But, even so, I think it's clearcut and startling aesthetic that predominates, overall. The mid-cycle run of fade-in examples are, if anything, to be interpreted as an experimental, tongue-in-cheek challenge to the norm.


Alan (

"...We just touched ground on an international runway,
 Jet propelled back home from overseas to the USA."          052797#130

Copyright (c) 1997 by Alan W. Pollack

All Rights Reserved

This article may be reproduced, retransmitted, redistributed and otherwise propagated at will, provided that this notice remains intact and in place.

These articles were originally posted in the News Group The content from this newsgroup is archived at, and Alan W. Pollacks "Notes On" series can be found at

. I used to link to the versions published in Soundscapes before I decided to include them on my own site.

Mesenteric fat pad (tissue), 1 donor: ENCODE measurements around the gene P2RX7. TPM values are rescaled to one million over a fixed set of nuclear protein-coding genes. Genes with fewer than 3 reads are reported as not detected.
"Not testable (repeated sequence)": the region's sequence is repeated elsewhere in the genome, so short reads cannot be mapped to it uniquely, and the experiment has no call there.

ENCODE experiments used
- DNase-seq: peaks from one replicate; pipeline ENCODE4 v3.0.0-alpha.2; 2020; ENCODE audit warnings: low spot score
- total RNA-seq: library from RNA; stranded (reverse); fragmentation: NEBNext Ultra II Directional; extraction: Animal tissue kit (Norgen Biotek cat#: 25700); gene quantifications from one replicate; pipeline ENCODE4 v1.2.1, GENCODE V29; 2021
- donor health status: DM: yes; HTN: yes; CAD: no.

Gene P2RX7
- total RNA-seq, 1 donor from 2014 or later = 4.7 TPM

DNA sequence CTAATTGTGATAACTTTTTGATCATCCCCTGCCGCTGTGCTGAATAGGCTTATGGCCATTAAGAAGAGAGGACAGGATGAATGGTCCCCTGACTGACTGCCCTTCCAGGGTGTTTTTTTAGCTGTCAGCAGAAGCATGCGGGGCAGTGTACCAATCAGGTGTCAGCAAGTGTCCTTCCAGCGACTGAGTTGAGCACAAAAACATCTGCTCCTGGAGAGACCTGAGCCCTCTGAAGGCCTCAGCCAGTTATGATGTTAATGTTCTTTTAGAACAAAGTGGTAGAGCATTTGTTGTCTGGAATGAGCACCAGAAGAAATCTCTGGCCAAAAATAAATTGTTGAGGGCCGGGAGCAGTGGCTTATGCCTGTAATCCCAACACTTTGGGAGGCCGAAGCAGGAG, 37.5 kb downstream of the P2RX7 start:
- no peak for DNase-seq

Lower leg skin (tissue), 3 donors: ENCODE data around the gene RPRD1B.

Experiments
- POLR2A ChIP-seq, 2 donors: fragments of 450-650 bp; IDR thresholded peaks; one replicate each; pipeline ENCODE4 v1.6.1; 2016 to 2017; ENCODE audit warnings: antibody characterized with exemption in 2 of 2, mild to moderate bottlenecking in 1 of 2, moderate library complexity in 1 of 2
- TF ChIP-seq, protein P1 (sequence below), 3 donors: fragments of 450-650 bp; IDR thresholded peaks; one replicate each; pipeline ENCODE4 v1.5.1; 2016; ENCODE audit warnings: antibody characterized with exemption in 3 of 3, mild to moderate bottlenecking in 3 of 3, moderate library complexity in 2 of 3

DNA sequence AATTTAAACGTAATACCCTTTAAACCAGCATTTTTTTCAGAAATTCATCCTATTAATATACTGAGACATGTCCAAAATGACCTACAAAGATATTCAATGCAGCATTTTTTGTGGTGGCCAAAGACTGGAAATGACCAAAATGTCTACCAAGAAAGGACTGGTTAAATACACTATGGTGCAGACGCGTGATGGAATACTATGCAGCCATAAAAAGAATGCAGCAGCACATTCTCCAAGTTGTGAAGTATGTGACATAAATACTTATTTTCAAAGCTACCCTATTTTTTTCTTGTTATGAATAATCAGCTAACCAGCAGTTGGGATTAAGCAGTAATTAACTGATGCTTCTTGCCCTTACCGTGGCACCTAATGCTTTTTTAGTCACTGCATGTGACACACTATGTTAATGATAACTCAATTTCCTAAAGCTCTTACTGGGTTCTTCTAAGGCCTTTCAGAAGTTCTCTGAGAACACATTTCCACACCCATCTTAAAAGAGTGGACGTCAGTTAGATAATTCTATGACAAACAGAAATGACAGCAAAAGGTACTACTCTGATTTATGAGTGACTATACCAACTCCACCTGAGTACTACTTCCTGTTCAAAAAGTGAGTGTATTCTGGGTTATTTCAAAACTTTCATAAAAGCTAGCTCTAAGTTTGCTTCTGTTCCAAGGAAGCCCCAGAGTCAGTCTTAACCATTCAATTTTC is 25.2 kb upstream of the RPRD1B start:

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Artist: Dominic Pedler

Arranged by The Beatles

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More than thirty years after The Beatles split up, the music of Lennon, McCartney and Harrison lives on. What exactly were the magical ingredients of those legendary songs? why are they still so influential for today's bands? This groundbreaking book sets out to exlore The Beatles' songwriting techniques in a clear and readable style. It is aimed not only at musicians but anyone who has ever enjoyed the work of one of the most productive and successful songwriting partnerships of the 20th century. Author Dominic Pedler explains the chord sequences, melodies and harmonies that made up The Beatles' self penned songs and how they uncannily complemented the lyrical themes. He also assesses the contributions that rhythm, form and arrangement made to the Beatles unique sound. Throughout the book the printed music of the Beatles' songs appears alongside the text, illustrating the authors explanations. The Songwriting Secrets of The Beatles is an essential addition to Beatles literature - a new and perceptive analysis of the music itself itself as performed by what Paul McCartney still calls 'a really good, tight little band'.